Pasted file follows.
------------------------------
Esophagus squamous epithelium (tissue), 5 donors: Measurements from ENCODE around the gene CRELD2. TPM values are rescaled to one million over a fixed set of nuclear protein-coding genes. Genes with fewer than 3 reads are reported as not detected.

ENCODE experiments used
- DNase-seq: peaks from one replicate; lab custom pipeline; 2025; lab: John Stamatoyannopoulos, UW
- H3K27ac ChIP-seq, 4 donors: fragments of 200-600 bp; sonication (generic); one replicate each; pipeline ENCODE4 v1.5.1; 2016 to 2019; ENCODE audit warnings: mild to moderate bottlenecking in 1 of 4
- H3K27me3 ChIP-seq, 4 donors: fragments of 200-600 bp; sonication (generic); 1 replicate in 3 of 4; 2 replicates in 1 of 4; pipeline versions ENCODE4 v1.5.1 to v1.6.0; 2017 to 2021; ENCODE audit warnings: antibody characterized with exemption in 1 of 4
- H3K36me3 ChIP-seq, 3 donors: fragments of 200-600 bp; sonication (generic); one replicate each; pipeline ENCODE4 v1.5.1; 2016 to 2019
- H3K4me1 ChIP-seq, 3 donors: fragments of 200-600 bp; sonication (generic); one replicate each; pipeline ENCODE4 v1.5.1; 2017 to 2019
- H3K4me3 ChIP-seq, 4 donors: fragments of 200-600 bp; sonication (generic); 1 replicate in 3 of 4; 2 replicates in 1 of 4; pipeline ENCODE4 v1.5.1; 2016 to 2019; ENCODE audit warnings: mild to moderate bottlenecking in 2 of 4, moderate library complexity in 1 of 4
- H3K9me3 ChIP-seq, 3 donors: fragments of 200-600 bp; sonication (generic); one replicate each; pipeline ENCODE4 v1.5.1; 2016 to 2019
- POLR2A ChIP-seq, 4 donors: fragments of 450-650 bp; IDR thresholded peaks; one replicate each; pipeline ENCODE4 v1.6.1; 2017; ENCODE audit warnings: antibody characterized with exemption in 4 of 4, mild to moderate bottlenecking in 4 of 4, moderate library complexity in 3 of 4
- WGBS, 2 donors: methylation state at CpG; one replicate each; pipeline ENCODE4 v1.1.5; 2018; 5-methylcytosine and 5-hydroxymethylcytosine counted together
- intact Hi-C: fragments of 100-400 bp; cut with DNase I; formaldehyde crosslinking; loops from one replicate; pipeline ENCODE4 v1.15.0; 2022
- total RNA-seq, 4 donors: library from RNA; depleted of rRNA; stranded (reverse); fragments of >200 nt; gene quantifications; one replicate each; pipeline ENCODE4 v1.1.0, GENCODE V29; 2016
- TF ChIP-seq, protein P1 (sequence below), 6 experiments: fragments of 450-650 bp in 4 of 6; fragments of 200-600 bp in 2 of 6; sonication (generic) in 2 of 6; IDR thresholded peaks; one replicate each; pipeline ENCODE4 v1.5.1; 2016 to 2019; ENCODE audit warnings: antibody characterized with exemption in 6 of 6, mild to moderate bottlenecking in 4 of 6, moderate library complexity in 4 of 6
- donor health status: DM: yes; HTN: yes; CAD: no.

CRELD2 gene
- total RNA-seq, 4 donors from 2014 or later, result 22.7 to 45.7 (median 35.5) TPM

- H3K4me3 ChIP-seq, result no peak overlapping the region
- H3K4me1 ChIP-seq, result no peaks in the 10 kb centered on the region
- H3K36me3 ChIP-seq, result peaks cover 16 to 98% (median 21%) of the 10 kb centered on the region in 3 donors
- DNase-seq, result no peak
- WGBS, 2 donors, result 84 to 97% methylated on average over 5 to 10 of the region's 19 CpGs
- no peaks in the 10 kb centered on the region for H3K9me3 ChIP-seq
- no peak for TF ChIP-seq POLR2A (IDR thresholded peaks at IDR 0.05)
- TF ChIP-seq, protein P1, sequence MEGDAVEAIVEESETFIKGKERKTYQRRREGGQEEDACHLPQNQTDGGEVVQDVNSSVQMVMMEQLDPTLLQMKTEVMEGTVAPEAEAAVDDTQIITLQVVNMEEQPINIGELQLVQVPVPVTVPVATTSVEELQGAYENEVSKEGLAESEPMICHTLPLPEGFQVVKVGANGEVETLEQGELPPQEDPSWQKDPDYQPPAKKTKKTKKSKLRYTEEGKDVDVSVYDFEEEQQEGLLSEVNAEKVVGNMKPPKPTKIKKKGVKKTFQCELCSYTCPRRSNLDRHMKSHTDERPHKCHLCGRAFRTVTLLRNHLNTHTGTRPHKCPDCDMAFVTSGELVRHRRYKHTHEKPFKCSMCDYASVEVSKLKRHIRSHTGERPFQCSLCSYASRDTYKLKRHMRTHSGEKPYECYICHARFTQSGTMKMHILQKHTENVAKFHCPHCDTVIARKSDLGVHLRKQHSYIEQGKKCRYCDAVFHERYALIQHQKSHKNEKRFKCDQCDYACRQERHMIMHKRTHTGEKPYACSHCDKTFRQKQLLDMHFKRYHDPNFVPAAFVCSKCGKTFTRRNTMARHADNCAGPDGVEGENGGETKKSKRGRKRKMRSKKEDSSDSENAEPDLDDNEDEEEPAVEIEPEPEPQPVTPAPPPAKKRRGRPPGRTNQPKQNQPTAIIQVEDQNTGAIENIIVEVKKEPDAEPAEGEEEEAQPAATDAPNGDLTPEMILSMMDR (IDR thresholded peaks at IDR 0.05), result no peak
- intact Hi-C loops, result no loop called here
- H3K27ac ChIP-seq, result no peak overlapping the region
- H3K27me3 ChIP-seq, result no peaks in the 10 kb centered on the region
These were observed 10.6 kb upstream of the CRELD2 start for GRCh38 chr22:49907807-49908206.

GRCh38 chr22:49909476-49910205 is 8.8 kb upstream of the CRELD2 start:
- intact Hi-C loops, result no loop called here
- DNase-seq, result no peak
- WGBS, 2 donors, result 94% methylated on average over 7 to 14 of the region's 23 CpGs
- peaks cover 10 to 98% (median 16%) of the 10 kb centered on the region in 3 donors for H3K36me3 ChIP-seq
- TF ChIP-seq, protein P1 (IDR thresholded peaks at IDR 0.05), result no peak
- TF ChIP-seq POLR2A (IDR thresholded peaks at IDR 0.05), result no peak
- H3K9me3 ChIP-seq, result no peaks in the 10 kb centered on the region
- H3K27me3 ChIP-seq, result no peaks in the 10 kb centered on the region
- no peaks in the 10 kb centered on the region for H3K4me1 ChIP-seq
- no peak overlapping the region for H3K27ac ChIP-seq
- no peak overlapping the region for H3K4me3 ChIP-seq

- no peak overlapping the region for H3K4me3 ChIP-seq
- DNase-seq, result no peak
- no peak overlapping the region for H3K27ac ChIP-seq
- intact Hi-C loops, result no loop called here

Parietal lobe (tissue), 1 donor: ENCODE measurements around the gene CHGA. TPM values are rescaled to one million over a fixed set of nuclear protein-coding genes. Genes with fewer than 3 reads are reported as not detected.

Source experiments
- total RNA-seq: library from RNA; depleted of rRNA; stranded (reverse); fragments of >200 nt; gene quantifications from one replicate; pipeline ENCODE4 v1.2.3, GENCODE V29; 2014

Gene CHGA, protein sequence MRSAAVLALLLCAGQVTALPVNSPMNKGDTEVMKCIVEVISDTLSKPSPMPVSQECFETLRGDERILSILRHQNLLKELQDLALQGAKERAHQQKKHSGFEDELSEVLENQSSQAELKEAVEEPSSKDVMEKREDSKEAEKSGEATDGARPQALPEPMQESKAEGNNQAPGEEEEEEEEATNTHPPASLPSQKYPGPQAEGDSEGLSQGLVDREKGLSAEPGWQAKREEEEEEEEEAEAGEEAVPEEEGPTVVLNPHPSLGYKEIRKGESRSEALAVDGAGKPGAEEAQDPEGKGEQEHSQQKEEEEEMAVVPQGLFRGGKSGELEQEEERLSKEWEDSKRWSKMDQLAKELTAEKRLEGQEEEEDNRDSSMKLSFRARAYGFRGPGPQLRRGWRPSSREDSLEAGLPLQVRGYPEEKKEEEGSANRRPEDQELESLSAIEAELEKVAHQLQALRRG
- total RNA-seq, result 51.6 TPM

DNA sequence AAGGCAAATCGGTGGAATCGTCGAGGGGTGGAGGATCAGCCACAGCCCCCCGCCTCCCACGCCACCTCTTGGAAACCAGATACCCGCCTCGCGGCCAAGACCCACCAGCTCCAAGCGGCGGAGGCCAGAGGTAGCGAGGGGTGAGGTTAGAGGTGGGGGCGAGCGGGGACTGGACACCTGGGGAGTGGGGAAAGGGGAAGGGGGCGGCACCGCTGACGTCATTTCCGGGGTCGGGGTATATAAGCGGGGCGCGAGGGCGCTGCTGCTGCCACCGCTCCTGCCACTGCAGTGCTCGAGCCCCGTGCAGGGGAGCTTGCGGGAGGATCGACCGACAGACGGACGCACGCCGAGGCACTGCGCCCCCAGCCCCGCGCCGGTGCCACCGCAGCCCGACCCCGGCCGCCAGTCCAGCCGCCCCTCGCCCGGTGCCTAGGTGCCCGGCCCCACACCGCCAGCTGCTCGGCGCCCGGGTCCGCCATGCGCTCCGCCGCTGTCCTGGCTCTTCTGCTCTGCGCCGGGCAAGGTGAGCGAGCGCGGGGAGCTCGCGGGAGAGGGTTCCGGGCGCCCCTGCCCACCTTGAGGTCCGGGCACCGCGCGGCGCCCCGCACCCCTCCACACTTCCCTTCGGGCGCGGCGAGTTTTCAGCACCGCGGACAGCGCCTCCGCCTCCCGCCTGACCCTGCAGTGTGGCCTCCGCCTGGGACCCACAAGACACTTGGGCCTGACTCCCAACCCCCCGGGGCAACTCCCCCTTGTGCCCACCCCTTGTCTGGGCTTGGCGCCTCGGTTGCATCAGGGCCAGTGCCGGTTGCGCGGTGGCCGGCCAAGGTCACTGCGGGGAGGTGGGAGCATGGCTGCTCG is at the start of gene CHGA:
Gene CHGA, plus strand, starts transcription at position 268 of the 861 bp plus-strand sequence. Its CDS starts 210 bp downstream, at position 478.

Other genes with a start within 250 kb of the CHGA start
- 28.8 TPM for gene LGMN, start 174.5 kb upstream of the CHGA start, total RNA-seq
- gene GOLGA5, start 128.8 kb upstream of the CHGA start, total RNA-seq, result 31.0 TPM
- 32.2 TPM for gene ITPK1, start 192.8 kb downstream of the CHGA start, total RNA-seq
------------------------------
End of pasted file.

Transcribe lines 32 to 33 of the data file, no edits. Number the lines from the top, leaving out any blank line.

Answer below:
- DNase-seq, result no peak
- WGBS, 2 donors, result 94% methylated on average over 7 to 14 of the region's 23 CpGs